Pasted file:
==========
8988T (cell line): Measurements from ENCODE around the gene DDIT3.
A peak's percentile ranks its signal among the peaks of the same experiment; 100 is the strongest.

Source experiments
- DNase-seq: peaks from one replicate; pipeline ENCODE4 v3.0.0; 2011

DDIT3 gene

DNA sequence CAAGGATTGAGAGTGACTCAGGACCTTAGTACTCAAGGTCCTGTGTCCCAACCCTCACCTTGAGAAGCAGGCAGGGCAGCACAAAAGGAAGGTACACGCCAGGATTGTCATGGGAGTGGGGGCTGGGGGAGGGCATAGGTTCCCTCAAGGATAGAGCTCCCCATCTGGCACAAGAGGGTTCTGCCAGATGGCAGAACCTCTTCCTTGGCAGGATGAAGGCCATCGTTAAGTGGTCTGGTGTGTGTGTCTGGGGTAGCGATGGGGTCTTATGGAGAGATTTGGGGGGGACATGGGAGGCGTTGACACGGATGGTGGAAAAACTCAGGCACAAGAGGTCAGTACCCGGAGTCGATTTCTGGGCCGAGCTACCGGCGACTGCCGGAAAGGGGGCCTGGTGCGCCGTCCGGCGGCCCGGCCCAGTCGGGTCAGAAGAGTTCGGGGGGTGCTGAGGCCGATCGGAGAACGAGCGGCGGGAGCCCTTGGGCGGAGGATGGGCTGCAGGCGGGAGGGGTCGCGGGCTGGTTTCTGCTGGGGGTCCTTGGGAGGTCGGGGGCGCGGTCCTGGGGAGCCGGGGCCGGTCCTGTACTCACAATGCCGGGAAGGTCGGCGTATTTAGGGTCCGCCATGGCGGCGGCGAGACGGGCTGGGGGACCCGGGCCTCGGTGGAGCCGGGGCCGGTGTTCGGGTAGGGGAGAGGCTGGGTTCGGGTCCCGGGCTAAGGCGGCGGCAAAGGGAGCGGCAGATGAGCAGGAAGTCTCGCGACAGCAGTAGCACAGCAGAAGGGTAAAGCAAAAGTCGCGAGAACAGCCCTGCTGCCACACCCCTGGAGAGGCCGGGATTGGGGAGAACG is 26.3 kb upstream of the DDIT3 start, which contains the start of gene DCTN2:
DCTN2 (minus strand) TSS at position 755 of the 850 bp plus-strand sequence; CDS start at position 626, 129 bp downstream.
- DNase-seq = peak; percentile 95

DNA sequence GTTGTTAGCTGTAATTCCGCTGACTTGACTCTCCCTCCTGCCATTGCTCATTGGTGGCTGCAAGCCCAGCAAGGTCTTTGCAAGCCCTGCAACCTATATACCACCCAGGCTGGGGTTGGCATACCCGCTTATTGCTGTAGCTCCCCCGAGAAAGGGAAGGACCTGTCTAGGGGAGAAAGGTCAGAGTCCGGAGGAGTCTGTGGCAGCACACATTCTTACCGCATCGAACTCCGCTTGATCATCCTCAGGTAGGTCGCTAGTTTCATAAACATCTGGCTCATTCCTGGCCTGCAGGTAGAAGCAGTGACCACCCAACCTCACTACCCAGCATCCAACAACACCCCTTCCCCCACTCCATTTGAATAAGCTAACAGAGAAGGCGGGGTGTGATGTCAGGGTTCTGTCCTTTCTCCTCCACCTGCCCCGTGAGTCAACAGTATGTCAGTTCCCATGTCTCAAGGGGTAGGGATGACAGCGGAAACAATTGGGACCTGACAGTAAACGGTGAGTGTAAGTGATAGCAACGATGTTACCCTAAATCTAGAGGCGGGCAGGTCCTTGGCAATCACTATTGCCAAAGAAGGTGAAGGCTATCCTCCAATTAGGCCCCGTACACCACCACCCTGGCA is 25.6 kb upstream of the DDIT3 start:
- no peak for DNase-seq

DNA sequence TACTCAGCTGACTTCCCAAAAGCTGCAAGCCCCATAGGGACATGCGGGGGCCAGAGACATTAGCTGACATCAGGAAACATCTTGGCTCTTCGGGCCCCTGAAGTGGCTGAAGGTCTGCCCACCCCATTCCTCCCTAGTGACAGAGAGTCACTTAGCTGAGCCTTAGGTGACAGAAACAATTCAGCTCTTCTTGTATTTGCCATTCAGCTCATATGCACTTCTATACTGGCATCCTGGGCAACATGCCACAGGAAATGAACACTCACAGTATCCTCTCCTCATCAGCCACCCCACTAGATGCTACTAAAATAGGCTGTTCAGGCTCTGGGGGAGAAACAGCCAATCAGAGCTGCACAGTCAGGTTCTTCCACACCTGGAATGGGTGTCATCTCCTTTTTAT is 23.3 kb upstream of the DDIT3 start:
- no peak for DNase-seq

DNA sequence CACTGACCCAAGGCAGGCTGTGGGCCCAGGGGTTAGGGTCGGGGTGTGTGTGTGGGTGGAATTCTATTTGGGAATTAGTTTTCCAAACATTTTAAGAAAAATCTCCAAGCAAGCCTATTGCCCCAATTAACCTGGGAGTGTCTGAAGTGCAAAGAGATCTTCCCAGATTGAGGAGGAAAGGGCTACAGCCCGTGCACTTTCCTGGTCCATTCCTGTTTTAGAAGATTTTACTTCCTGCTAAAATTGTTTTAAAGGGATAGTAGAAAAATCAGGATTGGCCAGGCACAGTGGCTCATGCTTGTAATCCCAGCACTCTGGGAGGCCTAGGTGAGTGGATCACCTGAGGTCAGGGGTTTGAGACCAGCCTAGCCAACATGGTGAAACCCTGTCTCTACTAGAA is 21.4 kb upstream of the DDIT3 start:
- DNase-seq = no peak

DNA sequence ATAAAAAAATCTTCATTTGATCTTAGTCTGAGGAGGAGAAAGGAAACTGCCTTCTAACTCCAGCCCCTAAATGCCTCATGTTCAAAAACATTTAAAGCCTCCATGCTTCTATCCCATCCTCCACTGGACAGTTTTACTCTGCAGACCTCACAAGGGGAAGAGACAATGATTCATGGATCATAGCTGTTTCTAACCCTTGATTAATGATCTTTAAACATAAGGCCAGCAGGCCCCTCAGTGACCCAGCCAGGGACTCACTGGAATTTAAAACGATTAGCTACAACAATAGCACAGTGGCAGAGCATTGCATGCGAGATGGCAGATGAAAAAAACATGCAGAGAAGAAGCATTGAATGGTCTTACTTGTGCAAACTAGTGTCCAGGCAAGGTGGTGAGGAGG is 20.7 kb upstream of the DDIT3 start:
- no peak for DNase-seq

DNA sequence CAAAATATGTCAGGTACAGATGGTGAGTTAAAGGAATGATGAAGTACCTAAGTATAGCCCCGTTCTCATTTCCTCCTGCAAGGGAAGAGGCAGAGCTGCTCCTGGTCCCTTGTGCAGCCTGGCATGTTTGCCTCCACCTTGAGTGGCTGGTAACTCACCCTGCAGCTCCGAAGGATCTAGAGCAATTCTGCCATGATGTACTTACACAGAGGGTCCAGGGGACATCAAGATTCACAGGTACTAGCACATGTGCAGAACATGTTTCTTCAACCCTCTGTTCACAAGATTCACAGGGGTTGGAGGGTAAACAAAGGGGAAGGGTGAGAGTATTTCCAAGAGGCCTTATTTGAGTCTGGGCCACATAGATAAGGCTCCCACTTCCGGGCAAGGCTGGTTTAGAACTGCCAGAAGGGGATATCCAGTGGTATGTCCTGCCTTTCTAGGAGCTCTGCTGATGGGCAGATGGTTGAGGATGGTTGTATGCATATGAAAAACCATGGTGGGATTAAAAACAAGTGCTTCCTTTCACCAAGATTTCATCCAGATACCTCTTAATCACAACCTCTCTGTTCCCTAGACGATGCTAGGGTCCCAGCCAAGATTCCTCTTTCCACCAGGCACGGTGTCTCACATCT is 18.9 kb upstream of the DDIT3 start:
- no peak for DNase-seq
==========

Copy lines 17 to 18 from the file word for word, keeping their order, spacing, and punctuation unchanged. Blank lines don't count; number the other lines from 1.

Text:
DNA sequence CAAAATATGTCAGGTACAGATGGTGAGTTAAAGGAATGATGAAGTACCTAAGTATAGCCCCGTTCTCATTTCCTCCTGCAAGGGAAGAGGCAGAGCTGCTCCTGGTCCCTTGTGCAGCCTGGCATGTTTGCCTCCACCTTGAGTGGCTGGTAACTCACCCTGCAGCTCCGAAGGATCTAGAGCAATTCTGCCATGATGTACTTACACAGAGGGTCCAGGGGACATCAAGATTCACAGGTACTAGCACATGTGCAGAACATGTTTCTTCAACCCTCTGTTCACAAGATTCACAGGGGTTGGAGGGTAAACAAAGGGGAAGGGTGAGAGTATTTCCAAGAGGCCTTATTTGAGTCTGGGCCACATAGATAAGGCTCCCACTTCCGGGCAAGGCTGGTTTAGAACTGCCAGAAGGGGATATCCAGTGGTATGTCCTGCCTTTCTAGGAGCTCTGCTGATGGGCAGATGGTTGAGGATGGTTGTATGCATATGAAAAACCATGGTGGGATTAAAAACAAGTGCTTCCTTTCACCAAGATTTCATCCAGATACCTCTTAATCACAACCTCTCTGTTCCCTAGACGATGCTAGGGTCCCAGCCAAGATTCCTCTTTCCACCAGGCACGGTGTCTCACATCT is 18.9 kb upstream of the DDIT3 start:
- no peak for DNase-seq